Nebraska in the national news: March 2024

· 6 min read

Nebraska in the national news: March 2024

"In the News" in front of a smartphone, with multiple images of UNL campus behind.
Kristen Labadie | University Communication and Marketing

Two studies by College of Journalism and Mass Communications faculty were featured in national news stories in March. The coverage was among 25-plus national and international news stories featuring Husker faculty, staff, students, centers and programs during the month.

  • A 2019 study by Barney McCoy, professor of broadcasting and journalism, was cited in a March 13 Stateline article on state lawmakers considering laws to prohibit students’ cellphone use during class. The study of college students in 37 states (plus Alberta, Canada) found that respondents spent 19.4% of class time using digital devices for non-class purposes. McCoy was also interviewed for the story, which was picked up by Yahoo! News and several other media outlets.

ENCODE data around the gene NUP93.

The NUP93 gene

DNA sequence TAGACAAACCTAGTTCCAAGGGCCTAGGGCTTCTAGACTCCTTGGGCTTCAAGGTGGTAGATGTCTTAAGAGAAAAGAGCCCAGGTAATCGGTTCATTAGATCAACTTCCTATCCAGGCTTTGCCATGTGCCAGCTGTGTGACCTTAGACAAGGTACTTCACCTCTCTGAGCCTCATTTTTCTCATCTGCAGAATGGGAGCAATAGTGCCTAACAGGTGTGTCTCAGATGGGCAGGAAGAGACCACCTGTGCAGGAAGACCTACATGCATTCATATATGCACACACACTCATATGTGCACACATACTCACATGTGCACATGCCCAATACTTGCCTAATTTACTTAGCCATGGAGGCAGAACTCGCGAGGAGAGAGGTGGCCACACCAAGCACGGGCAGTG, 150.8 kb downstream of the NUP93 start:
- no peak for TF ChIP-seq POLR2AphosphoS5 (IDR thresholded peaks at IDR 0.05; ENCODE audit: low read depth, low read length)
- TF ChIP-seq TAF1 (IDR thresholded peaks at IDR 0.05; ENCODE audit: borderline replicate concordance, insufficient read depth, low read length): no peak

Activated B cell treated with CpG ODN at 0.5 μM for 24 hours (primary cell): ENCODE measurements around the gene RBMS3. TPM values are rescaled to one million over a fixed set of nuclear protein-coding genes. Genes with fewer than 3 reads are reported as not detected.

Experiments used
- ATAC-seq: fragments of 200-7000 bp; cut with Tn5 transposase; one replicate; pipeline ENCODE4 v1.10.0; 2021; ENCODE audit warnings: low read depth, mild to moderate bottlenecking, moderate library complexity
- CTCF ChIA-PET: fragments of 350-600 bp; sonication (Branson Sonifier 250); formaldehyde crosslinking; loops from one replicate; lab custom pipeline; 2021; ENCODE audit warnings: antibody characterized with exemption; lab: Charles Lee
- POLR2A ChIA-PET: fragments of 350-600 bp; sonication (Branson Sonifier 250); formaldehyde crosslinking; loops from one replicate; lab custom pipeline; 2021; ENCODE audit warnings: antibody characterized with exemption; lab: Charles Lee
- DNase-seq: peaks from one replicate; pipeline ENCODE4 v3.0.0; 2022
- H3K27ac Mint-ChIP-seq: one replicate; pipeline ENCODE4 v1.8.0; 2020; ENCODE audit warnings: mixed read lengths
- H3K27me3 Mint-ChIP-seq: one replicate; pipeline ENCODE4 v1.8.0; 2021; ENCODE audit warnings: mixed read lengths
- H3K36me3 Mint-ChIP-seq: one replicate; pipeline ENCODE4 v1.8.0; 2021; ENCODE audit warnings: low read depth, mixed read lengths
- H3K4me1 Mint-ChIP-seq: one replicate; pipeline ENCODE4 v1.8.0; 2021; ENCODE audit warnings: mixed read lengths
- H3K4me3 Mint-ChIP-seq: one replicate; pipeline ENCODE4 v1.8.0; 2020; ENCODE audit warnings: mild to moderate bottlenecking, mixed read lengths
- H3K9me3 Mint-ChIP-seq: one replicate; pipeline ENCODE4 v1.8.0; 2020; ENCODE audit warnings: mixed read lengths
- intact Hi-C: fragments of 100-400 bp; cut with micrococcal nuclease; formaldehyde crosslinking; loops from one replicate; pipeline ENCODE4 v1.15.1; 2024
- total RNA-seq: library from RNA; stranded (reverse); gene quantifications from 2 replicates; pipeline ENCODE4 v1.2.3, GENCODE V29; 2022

• In a new study, Ciera Kirkpatrick, assistant professor of advertising and public relations, found that new mothers with a higher social comparison orientation — or tendency to compare oneself to others — were more negatively affected by idealized portrayals of motherhood than those with a lower such orientation. The New York Post and Study Finds published articles on the research.

Additional national news coverage in March included:

  • Sheila Purdum, poultry nutrition, was interviewed for a March 1 Business Insider article on recent grocery store eggshells seeming to chip easier. “I suspect the issue is due to the age of the national flock,” she wrote in an email. “Due to a large loss of flocks when affected by avian influenza, the remaining birds are kept in production longer, which then starts a cycle of poorer eggshell quality.”